Alaska-Anchorage assistant coach Jindra leaving for ‘other professional opportunities’

Alaska-Anchorage announced Tuesday that assistant coach T.J. Jindra is leaving the Seawolves’ program after four seasons to pursue other professional opportunities in the Lower 48.

Jindra was an integral part of the UAA staff under current head coach Matt Thomas and former head coach Dave Shyiak, variously heading the team’s recruiting and academic functions, in addition to on-ice instruction.

“T.J. has been an invaluable asset to Seawolf Hockey over the last four years,” said Thomas in a statement. “His dedication and hard work bridged a gap during a coaching change and he really helped elevate the program during his time here. Our student-athletes benefited from his knowledge and commitment to their academic and athletic experience. I know we will miss his passion for the program and wish him success in his future endeavors.”

“T.J. Jindra is an outstanding teacher, mentor, coach and role model,” added UAA athletic director Keith Hackett. “He has shown a great commitment to the student-athlete experience. We will miss him and wish him the best in his professional pursuits. Coach Thomas will begin the process of finding the right candidate for this important coaching staff position – someone who has a strong skill set and understands what coaching at the Division I level requires. We need to fill this void with a seasoned, experienced coach to keep moving the program forward.”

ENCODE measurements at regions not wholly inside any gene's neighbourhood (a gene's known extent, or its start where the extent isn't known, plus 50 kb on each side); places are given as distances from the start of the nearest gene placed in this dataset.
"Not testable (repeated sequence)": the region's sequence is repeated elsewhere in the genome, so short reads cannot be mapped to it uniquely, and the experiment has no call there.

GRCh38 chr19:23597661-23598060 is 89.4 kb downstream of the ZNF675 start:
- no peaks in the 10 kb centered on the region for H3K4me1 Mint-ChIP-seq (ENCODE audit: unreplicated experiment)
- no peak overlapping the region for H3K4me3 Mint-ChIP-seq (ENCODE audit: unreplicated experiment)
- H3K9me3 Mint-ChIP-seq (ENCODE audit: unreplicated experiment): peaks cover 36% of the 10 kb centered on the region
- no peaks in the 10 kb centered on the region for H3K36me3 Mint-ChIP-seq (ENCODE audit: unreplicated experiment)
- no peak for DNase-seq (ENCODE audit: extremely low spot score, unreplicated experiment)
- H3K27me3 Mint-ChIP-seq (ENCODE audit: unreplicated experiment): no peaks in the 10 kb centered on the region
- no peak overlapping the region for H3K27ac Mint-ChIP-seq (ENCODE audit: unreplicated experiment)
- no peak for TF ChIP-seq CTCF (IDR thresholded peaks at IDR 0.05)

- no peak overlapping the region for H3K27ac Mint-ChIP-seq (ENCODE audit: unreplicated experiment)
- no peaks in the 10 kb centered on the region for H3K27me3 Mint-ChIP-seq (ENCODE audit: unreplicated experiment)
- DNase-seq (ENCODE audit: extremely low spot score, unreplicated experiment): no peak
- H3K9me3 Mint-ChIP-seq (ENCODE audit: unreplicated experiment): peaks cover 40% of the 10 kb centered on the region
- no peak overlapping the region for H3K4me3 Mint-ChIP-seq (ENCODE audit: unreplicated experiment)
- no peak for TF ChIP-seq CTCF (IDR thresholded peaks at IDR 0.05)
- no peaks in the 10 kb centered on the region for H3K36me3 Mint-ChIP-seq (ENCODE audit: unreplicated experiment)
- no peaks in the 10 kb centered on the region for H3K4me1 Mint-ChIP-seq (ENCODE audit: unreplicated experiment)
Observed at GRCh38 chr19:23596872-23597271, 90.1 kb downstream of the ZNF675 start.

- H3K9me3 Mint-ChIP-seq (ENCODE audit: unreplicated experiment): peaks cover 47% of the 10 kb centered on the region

Vermont goalie Hoffman signs with Wild, forgoes senior season with Catamounts

141011 19591456 Vermont goalie Hoffman signs with Wild, forgoes senior season with Catamounts

Brody Hoffman used a strong junior season with Vermont to sign a free-agent contract with the Minnesota Wild (photo: Melissa Wade).

The Minnesota Wild has agreed to terms with Vermont goaltender Brody Hoffman to an entry-level contract for the 2015-16 season.

Hoffman will give up his senior season with the Catamounts in signing the contract.

Hoffman went 13-6-2 with a 2.06 GAA, a .922 save percentage and one shutout in 22 games in 2014-15. He posted a record of 34-33-9 with a 2.45 GAA, a .914 save percentage and three shutouts in 78 games during three seasons with the Catamounts.